John Woolley: The Overhead Shot
Sometimes ducks or geese will circle in range, but they won't commit to coming in. In such cases, hunters must resort to taking high overhead shots if they are to get any shooting at all. The dynamics of this shot are difficult for some hunters to master, however, because there is a tendency to make at least one common mistake.
Veteran international wingshooting instructor John Woolley knows how to correct this problem. He has been teaching the art of shooting for 33 years, first in his native Great Britain and later in the United States; he operates Woolley Shooting Clinics in Amelia Island, Florida.
"On high overhead shots, many shooters mount their shotguns behind the bird and pull through, squeezing the trigger as the muzzle swings ahead of the target," Woolley explains.
"However, the eyes focus on the fastest moving thing. With this approach, the barrel is moving faster than the bird, so there's a strong tendency for the shooter to move his focus back to the gun.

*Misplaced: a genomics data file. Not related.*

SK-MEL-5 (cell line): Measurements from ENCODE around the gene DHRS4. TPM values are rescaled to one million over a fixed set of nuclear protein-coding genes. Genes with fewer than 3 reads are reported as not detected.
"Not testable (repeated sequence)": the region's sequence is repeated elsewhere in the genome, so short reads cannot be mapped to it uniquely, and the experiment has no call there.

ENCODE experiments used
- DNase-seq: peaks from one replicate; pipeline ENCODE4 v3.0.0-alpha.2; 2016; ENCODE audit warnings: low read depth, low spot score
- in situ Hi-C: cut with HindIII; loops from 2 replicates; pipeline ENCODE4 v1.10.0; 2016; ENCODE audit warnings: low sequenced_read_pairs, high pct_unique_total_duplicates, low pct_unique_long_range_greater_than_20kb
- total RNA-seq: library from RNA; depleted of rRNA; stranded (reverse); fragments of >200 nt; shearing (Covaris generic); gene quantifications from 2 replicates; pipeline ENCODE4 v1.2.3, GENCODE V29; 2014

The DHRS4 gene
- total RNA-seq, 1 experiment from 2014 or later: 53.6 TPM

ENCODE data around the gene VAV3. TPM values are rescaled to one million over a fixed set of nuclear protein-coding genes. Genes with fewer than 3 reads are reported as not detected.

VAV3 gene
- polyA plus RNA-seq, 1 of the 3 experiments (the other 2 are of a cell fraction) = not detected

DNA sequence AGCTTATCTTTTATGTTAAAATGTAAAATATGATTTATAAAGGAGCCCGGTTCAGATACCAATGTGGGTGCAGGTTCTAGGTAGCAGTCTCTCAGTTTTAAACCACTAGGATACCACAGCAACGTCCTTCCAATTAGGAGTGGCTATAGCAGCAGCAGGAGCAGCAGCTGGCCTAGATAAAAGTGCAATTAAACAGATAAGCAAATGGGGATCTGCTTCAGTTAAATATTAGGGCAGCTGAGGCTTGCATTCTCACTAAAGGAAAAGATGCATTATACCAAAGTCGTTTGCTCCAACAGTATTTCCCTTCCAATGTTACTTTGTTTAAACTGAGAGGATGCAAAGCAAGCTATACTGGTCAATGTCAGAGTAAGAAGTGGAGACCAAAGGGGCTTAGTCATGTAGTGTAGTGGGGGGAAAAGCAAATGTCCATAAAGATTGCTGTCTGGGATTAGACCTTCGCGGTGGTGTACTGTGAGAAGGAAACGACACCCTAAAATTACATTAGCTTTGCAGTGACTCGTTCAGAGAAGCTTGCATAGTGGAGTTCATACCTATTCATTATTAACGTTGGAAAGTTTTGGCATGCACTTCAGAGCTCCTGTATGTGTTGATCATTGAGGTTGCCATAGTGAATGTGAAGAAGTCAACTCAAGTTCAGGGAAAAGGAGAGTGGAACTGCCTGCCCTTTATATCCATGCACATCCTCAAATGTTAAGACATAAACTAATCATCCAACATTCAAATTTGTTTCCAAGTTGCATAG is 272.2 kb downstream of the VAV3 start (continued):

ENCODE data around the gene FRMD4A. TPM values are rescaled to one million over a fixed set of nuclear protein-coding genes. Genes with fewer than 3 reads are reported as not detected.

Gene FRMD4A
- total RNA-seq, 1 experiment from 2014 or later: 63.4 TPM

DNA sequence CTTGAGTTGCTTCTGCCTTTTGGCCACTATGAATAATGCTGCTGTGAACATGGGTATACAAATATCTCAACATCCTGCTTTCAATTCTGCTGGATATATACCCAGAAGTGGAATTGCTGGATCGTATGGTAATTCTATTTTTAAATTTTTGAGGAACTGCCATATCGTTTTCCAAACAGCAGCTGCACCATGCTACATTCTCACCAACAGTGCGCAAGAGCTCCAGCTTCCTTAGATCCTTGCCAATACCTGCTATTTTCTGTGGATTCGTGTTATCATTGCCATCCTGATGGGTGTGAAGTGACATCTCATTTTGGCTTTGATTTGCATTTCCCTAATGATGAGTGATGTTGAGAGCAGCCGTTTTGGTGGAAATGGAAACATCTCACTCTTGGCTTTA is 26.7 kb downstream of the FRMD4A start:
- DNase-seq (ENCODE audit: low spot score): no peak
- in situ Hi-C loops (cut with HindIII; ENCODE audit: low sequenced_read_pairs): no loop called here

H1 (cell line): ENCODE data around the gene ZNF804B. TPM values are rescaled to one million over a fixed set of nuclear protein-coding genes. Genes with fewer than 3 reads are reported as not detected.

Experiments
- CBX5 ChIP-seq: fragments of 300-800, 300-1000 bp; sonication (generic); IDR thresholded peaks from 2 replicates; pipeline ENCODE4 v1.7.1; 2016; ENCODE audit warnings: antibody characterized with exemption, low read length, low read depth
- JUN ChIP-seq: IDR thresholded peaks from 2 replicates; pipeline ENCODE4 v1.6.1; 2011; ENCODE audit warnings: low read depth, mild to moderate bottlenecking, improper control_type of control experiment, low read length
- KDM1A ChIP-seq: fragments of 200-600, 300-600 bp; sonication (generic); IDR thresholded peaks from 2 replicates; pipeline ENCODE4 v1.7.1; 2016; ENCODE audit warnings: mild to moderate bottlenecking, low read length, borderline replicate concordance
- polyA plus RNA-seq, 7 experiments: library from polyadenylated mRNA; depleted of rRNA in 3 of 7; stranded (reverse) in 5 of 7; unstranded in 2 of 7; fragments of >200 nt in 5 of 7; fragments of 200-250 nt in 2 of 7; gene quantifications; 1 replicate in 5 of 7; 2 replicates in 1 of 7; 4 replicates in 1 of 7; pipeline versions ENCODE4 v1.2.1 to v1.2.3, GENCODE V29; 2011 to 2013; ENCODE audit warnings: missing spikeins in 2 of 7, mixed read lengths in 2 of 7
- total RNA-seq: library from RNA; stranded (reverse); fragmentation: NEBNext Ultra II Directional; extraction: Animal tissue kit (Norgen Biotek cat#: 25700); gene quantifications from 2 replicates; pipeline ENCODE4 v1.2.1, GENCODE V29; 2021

"Then, when the muzzle blocks the view of the target, the shooter unconsciously shifts the muzzle to one side or the other so he can see the bird, and this causes a miss. A right-handed shooter typically misses on the left, and a left-handed shooter misses on the right."
Rather than the traditional swing-through technique, Woolley teaches shooters to focus on the bird when it's incoming while holding the gun in the ready position—not mounted.
"When the bird is in range, you should mount the gun, move at the same speed as the target, pull ahead, and shoot," Woolley says. "The pull-ahead happens quickly, causing only a split-second visual disconnect with the target—not long enough to affect alignment. And don't worry about lead. Proper lead will be built into your gun mount."
In summary, Woolley says: "If your eyes have a strong connection with the target and you have good fundamental mechanics in your gun mount, you will have no problem making this shot. Just look, mount, move, and shoot, and that overhead bird is going to drop."